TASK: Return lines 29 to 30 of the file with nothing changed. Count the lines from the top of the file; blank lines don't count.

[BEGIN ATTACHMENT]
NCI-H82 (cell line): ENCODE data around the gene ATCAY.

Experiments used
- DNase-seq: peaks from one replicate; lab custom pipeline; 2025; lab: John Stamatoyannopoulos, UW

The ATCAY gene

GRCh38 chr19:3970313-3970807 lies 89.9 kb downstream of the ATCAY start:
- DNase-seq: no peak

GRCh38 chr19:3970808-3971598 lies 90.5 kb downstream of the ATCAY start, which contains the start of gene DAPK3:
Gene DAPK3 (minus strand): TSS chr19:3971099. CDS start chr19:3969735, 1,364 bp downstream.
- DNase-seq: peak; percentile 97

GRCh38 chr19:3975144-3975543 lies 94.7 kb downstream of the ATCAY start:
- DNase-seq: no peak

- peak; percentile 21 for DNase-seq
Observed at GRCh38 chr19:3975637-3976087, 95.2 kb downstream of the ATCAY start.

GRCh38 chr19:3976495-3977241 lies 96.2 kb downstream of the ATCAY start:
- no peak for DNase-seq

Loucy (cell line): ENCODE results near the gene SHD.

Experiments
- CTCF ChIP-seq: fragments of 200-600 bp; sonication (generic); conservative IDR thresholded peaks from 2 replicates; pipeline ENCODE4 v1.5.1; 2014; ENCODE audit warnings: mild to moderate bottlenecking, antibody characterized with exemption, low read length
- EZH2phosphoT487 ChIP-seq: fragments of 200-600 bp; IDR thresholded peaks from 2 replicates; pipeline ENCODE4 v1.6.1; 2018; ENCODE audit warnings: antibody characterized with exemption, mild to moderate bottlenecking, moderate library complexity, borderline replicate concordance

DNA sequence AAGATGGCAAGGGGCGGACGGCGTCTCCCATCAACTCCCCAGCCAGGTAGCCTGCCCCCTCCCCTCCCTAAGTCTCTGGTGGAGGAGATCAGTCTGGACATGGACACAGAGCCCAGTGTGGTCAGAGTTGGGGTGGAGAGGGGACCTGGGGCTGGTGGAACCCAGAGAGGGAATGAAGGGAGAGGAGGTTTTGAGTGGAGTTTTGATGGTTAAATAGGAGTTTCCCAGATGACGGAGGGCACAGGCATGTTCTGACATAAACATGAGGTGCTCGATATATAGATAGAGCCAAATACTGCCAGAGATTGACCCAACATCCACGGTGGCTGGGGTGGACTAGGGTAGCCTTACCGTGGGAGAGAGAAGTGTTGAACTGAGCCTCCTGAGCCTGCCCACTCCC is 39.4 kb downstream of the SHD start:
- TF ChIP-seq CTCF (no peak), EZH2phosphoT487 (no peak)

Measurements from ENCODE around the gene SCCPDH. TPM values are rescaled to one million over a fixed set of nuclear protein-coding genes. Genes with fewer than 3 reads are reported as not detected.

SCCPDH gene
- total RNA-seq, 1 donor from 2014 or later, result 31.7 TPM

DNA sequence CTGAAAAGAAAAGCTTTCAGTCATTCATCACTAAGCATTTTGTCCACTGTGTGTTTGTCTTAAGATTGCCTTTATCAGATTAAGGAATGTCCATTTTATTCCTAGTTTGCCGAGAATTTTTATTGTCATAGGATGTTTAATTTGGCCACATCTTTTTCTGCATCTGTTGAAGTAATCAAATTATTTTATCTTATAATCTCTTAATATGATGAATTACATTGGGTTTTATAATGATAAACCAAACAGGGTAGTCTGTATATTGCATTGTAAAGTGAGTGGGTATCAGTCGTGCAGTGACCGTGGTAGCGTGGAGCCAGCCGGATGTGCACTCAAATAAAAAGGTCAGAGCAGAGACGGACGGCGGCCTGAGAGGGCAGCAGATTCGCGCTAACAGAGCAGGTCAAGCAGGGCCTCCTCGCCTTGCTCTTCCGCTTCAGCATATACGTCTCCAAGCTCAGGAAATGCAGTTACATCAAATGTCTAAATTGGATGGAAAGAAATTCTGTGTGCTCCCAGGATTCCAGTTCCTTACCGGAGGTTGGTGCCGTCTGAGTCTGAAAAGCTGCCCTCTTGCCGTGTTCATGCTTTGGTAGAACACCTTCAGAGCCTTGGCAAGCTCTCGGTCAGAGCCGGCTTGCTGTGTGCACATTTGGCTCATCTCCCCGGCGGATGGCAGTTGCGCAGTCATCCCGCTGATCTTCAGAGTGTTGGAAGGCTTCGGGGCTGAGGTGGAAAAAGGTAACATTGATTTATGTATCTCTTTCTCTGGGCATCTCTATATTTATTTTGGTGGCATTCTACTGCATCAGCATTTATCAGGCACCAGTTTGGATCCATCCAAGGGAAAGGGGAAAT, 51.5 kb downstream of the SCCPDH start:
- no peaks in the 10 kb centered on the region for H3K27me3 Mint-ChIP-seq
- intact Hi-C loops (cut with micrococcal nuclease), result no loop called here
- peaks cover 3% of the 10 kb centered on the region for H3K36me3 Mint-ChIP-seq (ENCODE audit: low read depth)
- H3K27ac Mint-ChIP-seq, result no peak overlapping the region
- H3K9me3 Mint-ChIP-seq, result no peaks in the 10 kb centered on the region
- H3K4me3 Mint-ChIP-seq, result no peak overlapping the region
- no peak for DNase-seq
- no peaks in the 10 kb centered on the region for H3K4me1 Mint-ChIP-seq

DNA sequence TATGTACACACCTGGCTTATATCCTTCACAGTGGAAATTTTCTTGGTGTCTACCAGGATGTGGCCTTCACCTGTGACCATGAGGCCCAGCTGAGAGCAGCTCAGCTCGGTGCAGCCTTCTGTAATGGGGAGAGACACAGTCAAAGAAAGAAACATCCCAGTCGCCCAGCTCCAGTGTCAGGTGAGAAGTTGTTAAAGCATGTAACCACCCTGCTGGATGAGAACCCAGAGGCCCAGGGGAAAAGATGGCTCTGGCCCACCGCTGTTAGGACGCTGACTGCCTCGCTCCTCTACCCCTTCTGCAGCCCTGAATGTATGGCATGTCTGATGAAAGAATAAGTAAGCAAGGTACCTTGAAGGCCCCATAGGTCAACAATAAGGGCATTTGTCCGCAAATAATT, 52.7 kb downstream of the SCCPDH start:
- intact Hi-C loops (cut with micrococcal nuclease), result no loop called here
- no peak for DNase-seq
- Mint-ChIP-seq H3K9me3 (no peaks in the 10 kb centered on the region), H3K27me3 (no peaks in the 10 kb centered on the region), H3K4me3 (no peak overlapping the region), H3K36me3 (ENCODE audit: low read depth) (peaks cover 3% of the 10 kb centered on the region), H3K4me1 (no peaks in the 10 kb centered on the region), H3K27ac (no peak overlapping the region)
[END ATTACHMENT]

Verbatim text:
- H3K27ac Mint-ChIP-seq, result no peak overlapping the region
- H3K9me3 Mint-ChIP-seq, result no peaks in the 10 kb centered on the region